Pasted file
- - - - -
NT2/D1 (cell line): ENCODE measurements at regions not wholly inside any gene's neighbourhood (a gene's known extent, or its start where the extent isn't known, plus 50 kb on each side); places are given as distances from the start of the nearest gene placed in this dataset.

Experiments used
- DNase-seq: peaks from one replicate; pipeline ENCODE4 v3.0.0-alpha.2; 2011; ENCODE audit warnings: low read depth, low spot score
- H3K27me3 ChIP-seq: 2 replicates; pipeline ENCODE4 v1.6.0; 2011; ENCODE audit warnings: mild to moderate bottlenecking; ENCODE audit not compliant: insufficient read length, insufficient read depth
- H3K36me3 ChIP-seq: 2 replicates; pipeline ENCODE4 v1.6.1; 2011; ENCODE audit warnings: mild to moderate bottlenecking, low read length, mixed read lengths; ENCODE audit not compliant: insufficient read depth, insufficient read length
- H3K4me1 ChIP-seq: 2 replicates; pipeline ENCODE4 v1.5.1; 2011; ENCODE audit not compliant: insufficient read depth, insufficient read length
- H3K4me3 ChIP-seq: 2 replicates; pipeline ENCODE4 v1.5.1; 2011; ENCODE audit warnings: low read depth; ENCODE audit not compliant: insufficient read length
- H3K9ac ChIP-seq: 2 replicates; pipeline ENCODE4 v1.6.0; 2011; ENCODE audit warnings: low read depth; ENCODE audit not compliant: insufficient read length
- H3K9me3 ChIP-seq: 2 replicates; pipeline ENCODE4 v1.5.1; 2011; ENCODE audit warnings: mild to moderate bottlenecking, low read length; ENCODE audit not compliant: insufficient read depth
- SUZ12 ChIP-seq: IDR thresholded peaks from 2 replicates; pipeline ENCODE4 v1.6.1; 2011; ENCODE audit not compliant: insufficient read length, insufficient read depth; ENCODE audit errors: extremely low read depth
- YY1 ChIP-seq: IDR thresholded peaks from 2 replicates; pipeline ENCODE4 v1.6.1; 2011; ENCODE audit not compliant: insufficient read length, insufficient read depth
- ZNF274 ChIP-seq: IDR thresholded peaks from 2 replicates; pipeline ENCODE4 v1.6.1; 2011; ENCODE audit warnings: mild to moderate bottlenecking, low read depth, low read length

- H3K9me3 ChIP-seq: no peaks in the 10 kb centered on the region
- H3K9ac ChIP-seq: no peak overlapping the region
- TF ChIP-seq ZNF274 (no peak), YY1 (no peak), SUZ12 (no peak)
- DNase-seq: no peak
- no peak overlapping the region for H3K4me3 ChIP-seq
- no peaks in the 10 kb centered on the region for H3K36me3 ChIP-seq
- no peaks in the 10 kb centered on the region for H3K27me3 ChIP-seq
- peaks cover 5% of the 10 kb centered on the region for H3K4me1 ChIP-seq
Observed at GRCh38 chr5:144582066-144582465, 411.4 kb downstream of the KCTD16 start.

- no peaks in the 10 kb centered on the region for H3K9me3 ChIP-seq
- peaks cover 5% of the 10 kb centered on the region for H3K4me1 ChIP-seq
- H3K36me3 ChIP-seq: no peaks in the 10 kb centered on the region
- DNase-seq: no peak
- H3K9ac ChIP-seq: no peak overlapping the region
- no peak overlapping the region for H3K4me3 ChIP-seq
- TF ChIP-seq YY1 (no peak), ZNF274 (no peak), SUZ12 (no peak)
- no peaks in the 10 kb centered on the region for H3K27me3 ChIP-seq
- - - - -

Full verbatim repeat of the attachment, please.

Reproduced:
NT2/D1 (cell line): ENCODE measurements at regions not wholly inside any gene's neighbourhood (a gene's known extent, or its start where the extent isn't known, plus 50 kb on each side); places are given as distances from the start of the nearest gene placed in this dataset.

Experiments used
- DNase-seq: peaks from one replicate; pipeline ENCODE4 v3.0.0-alpha.2; 2011; ENCODE audit warnings: low read depth, low spot score
- H3K27me3 ChIP-seq: 2 replicates; pipeline ENCODE4 v1.6.0; 2011; ENCODE audit warnings: mild to moderate bottlenecking; ENCODE audit not compliant: insufficient read length, insufficient read depth
- H3K36me3 ChIP-seq: 2 replicates; pipeline ENCODE4 v1.6.1; 2011; ENCODE audit warnings: mild to moderate bottlenecking, low read length, mixed read lengths; ENCODE audit not compliant: insufficient read depth, insufficient read length
- H3K4me1 ChIP-seq: 2 replicates; pipeline ENCODE4 v1.5.1; 2011; ENCODE audit not compliant: insufficient read depth, insufficient read length
- H3K4me3 ChIP-seq: 2 replicates; pipeline ENCODE4 v1.5.1; 2011; ENCODE audit warnings: low read depth; ENCODE audit not compliant: insufficient read length
- H3K9ac ChIP-seq: 2 replicates; pipeline ENCODE4 v1.6.0; 2011; ENCODE audit warnings: low read depth; ENCODE audit not compliant: insufficient read length
- H3K9me3 ChIP-seq: 2 replicates; pipeline ENCODE4 v1.5.1; 2011; ENCODE audit warnings: mild to moderate bottlenecking, low read length; ENCODE audit not compliant: insufficient read depth
- SUZ12 ChIP-seq: IDR thresholded peaks from 2 replicates; pipeline ENCODE4 v1.6.1; 2011; ENCODE audit not compliant: insufficient read length, insufficient read depth; ENCODE audit errors: extremely low read depth
- YY1 ChIP-seq: IDR thresholded peaks from 2 replicates; pipeline ENCODE4 v1.6.1; 2011; ENCODE audit not compliant: insufficient read length, insufficient read depth
- ZNF274 ChIP-seq: IDR thresholded peaks from 2 replicates; pipeline ENCODE4 v1.6.1; 2011; ENCODE audit warnings: mild to moderate bottlenecking, low read depth, low read length

- H3K9me3 ChIP-seq: no peaks in the 10 kb centered on the region
- H3K9ac ChIP-seq: no peak overlapping the region
- TF ChIP-seq ZNF274 (no peak), YY1 (no peak), SUZ12 (no peak)
- DNase-seq: no peak
- no peak overlapping the region for H3K4me3 ChIP-seq
- no peaks in the 10 kb centered on the region for H3K36me3 ChIP-seq
- no peaks in the 10 kb centered on the region for H3K27me3 ChIP-seq
- peaks cover 5% of the 10 kb centered on the region for H3K4me1 ChIP-seq
Observed at GRCh38 chr5:144582066-144582465, 411.4 kb downstream of the KCTD16 start.

- no peaks in the 10 kb centered on the region for H3K9me3 ChIP-seq
- peaks cover 5% of the 10 kb centered on the region for H3K4me1 ChIP-seq
- H3K36me3 ChIP-seq: no peaks in the 10 kb centered on the region
- DNase-seq: no peak
- H3K9ac ChIP-seq: no peak overlapping the region
- no peak overlapping the region for H3K4me3 ChIP-seq
- TF ChIP-seq YY1 (no peak), ZNF274 (no peak), SUZ12 (no peak)
- no peaks in the 10 kb centered on the region for H3K27me3 ChIP-seq